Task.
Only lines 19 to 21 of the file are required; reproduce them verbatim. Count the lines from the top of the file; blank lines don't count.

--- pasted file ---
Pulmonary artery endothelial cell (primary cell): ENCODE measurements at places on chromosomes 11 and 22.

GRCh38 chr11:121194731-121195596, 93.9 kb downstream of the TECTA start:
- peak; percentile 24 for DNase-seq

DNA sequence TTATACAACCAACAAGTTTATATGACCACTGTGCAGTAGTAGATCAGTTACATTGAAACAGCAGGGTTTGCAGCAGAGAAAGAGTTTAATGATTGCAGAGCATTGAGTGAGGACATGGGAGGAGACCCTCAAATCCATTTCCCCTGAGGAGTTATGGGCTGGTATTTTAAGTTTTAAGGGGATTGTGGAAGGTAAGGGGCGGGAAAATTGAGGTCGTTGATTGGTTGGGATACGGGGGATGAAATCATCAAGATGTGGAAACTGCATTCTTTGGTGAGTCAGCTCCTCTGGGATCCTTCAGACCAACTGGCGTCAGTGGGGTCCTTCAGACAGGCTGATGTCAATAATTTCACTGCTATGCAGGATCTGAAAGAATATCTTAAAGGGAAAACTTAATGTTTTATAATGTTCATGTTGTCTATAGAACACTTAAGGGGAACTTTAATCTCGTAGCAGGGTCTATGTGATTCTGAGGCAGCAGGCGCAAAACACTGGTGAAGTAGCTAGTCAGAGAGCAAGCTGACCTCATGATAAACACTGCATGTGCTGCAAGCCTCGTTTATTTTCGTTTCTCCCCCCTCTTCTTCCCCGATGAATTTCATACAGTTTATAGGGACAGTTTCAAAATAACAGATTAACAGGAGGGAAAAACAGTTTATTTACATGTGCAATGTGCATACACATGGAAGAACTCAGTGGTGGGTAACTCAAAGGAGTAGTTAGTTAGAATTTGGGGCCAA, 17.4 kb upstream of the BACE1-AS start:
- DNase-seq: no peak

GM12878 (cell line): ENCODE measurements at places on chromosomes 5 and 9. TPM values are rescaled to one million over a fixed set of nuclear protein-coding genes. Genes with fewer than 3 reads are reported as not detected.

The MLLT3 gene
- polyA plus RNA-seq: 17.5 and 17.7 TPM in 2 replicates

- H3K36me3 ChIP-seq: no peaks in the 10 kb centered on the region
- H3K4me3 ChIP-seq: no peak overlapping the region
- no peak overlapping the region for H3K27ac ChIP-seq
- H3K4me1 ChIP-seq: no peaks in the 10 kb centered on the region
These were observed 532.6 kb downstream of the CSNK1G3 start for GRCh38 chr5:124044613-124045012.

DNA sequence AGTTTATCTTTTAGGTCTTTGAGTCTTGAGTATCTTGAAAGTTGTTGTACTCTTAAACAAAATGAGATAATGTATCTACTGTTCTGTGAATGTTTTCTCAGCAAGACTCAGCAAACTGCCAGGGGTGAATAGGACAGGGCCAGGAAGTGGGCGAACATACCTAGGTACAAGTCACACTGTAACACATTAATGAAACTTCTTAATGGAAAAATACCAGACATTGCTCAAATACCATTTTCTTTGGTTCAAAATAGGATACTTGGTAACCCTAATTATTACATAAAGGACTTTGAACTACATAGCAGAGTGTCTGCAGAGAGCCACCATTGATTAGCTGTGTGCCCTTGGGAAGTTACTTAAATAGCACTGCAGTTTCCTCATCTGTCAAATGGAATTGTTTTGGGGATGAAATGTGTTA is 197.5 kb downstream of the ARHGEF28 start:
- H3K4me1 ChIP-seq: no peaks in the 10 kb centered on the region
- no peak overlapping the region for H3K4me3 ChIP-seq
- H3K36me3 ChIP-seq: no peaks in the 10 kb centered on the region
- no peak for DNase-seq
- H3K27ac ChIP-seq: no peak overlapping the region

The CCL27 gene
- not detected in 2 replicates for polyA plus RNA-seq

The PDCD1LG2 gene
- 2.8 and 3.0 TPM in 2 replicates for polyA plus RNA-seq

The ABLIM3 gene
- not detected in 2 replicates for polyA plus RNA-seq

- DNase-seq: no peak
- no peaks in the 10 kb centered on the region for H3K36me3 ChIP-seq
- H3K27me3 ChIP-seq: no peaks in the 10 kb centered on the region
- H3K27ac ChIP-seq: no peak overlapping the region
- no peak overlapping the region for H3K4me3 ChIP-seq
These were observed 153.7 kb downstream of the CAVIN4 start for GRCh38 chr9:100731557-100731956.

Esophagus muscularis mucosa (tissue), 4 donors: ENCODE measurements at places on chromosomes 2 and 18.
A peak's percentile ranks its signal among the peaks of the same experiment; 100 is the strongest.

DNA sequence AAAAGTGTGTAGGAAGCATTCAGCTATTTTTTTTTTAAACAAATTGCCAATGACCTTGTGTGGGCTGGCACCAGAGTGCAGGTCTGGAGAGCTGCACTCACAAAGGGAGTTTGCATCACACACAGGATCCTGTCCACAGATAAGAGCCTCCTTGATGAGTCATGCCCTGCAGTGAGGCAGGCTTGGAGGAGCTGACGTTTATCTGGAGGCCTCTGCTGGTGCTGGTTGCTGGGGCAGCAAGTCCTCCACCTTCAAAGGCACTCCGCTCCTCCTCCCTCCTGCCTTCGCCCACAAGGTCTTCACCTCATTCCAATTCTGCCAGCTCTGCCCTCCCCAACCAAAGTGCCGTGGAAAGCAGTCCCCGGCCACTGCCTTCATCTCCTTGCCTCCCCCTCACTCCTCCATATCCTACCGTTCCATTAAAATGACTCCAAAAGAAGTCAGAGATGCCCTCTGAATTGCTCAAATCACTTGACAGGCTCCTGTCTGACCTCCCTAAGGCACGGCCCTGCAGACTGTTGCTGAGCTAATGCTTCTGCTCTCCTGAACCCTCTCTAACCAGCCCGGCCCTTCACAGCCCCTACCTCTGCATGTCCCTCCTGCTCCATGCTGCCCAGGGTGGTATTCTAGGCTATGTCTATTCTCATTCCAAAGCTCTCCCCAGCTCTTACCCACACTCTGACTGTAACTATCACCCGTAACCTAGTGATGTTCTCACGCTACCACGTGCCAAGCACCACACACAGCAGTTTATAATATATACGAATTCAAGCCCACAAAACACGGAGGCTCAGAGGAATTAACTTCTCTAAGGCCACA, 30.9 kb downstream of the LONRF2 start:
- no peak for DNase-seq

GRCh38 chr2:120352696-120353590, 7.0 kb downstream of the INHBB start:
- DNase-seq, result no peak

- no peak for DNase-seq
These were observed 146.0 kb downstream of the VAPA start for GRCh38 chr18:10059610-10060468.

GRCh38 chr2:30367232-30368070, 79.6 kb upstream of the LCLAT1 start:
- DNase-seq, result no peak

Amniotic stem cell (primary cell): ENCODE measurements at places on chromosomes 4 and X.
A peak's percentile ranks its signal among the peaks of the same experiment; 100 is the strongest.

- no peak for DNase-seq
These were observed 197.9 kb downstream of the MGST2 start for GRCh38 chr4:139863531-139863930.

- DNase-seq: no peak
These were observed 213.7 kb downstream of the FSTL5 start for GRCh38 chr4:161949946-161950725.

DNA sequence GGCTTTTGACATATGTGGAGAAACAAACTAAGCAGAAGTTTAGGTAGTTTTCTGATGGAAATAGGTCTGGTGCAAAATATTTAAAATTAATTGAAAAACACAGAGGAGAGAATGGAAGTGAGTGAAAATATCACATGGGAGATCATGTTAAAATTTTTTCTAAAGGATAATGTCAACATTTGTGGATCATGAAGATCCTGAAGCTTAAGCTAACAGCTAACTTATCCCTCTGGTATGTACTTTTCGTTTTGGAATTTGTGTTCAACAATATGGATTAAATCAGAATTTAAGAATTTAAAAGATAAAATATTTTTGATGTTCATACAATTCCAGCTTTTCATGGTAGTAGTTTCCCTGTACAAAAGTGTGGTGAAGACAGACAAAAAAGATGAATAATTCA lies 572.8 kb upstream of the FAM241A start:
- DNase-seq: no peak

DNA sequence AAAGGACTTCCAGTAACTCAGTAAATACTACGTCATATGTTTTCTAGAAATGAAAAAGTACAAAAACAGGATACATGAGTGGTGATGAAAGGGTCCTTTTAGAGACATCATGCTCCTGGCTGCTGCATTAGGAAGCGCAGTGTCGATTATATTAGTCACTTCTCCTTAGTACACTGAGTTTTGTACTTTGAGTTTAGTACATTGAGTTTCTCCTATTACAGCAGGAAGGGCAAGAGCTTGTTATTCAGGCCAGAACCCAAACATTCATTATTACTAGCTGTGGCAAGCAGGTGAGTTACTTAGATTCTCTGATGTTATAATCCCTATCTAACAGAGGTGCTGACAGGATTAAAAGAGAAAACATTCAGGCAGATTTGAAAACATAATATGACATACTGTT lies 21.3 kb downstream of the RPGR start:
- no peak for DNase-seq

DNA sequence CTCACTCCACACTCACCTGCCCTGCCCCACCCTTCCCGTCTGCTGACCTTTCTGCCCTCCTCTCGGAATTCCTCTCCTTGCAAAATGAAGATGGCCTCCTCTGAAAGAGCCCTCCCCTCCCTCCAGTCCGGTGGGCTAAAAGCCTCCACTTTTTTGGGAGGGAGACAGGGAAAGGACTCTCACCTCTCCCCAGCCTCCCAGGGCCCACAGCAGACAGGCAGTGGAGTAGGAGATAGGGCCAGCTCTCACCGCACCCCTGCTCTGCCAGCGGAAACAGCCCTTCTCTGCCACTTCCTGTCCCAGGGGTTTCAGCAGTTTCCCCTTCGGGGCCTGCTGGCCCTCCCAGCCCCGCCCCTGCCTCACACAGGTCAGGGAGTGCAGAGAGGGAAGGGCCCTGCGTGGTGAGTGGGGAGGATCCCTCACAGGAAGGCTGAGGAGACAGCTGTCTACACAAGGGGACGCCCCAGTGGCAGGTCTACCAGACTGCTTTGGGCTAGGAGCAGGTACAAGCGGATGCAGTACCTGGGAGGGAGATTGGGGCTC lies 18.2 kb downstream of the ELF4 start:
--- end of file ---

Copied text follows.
- H3K27ac ChIP-seq: no peak overlapping the region

The CCL27 gene
- not detected in 2 replicates for polyA plus RNA-seq